Souvenirs: There are gaucho dolls, gaucho knives (they have embossed silver handles and make good steak knives), gaucho hats in black felt for men.
The Crillon Hotel in La Paz ($9 double, European plan) has friendly but slow service. There is only one restaurant worth leaving the hotel for: a large brasserie-type place called the Daiquiri (avoid the drink of the same name). Draft beer (called chopp all over South America) is cheap (20�) and good, and so is imported Scotch (60�). Food is not Bolivia's strong point. but the Daiquiri, where dinner costs $5 for two, can provide delicious trout and an adequate parillada (mixed grill). The avocado pears and the pineapples (paltas and pi�as) are at their best in November. La Paz has an extremely dark bar, the Carrousel, where one can dance to records and drink from phosphorescent glasses.
Sports: The skiing season is from September through June. The Club Andino Boliviano of La Paz rides up to Chacaltaya every Sunday in buses. Guests are welcome for a small charge ($4), and lunch is provided in the ski lodge. Just bending down to fasten one's skis makes one dizzy (the ski lift reaches 18,300 feet). It is impossible to rent equipment, so bring your own. The train ride to Lake Titicaca for salmon and trout fishing is one of the world's most spectacular journeys. Lake Titicaca is a rich source of early Inca relics, and it is possible to skin-dive for artifacts. However, the lake is two miles above sea level, and diving into it is rather like diving into a freezer. There is an overnight boat trip from Guaqui in a 66-passenger British ship (circa 1900) to Puno in Peru ($15). There the train trip to Cuzco, at about 11,000 feet, is a breathtaking day's experience, even literally—not for the faint of heart.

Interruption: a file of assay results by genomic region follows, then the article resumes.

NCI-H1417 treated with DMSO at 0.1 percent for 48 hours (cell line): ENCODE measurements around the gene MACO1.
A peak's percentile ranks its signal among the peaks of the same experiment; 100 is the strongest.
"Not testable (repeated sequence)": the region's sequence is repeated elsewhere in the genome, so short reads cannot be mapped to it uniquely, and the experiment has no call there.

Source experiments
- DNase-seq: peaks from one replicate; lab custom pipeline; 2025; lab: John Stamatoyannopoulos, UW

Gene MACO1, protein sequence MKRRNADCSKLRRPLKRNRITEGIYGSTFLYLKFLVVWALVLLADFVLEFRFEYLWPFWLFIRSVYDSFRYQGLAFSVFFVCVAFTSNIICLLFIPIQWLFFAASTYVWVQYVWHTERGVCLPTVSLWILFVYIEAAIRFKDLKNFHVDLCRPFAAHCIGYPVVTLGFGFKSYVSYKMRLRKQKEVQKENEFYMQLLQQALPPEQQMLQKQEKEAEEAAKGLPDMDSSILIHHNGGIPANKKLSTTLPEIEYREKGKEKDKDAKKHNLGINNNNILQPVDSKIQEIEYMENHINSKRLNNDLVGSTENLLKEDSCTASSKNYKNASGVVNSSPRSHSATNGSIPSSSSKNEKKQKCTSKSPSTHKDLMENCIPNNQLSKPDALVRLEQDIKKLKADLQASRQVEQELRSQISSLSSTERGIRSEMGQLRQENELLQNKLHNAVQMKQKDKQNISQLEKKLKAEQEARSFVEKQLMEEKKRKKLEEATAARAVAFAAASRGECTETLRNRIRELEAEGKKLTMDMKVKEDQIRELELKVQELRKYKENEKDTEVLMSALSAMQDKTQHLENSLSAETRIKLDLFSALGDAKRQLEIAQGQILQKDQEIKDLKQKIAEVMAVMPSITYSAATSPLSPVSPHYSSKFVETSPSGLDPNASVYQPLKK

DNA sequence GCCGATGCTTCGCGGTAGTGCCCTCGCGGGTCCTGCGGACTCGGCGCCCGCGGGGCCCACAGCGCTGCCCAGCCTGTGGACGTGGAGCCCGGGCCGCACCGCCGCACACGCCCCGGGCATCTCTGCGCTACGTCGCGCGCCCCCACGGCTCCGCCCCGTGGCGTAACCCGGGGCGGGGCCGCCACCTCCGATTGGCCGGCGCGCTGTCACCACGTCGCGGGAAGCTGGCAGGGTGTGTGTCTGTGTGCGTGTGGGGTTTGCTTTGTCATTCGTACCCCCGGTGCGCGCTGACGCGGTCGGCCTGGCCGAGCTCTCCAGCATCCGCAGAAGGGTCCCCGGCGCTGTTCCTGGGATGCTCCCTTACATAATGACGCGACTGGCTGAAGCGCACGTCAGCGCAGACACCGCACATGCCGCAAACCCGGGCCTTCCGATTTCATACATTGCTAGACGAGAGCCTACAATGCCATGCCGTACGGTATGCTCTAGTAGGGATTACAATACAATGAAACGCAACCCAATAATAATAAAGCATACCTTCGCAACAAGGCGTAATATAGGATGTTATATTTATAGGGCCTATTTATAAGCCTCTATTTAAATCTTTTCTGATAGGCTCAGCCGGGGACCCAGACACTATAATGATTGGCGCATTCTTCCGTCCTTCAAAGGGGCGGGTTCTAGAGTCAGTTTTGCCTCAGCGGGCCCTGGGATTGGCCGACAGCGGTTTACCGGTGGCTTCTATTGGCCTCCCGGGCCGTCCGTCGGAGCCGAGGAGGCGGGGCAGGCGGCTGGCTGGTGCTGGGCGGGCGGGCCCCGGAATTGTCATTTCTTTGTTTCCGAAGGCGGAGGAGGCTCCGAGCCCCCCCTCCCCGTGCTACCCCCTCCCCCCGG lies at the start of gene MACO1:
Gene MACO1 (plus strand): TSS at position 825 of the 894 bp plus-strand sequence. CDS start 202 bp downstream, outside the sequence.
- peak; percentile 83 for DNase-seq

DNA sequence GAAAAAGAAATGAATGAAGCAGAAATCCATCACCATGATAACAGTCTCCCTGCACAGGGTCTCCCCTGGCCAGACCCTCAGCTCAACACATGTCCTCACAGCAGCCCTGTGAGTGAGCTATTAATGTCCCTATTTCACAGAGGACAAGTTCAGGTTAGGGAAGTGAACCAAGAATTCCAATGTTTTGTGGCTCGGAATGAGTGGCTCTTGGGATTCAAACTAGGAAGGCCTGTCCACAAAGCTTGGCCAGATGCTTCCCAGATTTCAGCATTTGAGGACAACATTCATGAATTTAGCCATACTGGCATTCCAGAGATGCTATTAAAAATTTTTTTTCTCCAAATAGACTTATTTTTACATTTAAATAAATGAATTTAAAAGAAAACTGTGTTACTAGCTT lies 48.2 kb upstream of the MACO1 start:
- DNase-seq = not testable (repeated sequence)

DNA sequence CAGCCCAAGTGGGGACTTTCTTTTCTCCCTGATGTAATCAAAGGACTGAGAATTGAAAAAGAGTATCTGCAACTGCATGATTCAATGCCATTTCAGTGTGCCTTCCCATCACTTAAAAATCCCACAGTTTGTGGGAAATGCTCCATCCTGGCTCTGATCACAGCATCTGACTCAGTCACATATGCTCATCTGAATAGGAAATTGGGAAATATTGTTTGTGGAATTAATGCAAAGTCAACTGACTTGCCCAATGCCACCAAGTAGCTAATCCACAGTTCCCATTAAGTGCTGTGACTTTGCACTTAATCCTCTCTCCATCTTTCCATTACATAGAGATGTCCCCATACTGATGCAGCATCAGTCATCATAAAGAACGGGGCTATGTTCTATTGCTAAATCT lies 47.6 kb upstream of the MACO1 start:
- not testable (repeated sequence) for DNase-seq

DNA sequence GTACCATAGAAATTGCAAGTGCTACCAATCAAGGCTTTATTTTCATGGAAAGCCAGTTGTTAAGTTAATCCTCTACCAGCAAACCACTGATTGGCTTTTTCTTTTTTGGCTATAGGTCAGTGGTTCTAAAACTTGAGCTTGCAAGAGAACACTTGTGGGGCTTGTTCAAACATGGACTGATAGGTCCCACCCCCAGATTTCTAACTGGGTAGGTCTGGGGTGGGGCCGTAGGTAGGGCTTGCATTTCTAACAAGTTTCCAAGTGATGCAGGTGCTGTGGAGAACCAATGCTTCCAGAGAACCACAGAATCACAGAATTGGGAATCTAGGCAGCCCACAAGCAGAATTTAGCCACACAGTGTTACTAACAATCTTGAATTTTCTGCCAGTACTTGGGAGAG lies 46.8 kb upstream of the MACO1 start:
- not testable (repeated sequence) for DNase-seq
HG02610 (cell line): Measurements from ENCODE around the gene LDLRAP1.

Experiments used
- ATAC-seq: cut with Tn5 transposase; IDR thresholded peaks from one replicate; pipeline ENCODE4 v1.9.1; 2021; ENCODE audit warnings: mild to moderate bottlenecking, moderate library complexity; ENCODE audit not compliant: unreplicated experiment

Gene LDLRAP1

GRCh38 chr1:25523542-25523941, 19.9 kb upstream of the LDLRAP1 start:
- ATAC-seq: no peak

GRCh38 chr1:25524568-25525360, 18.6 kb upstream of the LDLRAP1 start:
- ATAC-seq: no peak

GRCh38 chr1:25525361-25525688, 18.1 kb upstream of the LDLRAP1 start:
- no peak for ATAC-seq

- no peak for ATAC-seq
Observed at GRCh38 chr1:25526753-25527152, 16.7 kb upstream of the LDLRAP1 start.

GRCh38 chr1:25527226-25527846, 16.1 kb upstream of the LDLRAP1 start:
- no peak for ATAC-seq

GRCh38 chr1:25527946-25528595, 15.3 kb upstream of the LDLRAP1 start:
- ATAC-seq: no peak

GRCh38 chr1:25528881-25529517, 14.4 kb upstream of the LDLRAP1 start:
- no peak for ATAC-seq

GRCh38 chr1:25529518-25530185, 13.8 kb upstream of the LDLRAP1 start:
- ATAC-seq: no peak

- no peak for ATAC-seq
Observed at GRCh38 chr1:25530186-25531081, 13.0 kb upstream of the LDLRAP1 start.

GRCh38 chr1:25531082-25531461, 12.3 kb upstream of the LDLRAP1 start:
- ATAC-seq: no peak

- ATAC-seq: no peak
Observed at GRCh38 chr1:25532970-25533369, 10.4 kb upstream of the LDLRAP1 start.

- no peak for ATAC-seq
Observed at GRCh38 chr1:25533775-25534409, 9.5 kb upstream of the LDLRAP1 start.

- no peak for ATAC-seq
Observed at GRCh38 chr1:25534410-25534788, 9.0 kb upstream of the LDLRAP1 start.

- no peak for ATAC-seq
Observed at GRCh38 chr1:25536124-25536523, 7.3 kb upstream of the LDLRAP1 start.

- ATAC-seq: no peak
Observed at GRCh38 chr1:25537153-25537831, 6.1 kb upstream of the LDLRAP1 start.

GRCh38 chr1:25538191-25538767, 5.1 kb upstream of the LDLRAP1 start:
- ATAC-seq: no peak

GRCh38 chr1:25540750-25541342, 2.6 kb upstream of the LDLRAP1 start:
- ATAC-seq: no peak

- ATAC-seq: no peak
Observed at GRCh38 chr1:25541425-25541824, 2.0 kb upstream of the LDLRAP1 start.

Shopping: Silver is an excellent buy: the craftsmanship is not as fine as in Peru, but it is much cheaper. The Joyer�a Sucre is a good source. The Peleteria Santiago is the best place for alpaca and vicu�a (a vicu�a throw generally costs about $50, depending on quality; bargaining expected). Vicu�a is protected in many countries. Be sure you have a certificate of origin before you take your vicu�a across a South American border.
Rio's Copacabana is a cheerful, highly democratic beach, with good hotels. The current favorites are the Trocadero ($6.50-$7.50 double, European plan) and the Ouro Verde ($7.50-$9).
Restaurants: Brazilian food can be very good indeed. Try the Churrascaria Gaucha (about $5 for two). The specialty is the churrasco, broiled meat. Taste the farofa (roasted manioc flour) with which Brazilians accompany their meat. Bahianinha is another place with typical Brazilian dishes, such as vatap�, a peppery concoction of fish, shrimp and manioc. Draft beer is first-rate and so is the coffee, if you like it strong.
Night life: There are plenty of dark little bars and bo�tes which begin to show signs of life around 11 p.m. Sacha's, the best-known, gets the fashionable crowd; Fred's is a supper club; Drink is a bar with dancing; and Night and Day has the best show.
Shopping: The best buys are semiprecious stones. It is much cheaper to have them set in Brazil, and takes four or five days. A huge topaz will cost about $20-$100, an aquamarine $50-$2,000, depending on quality.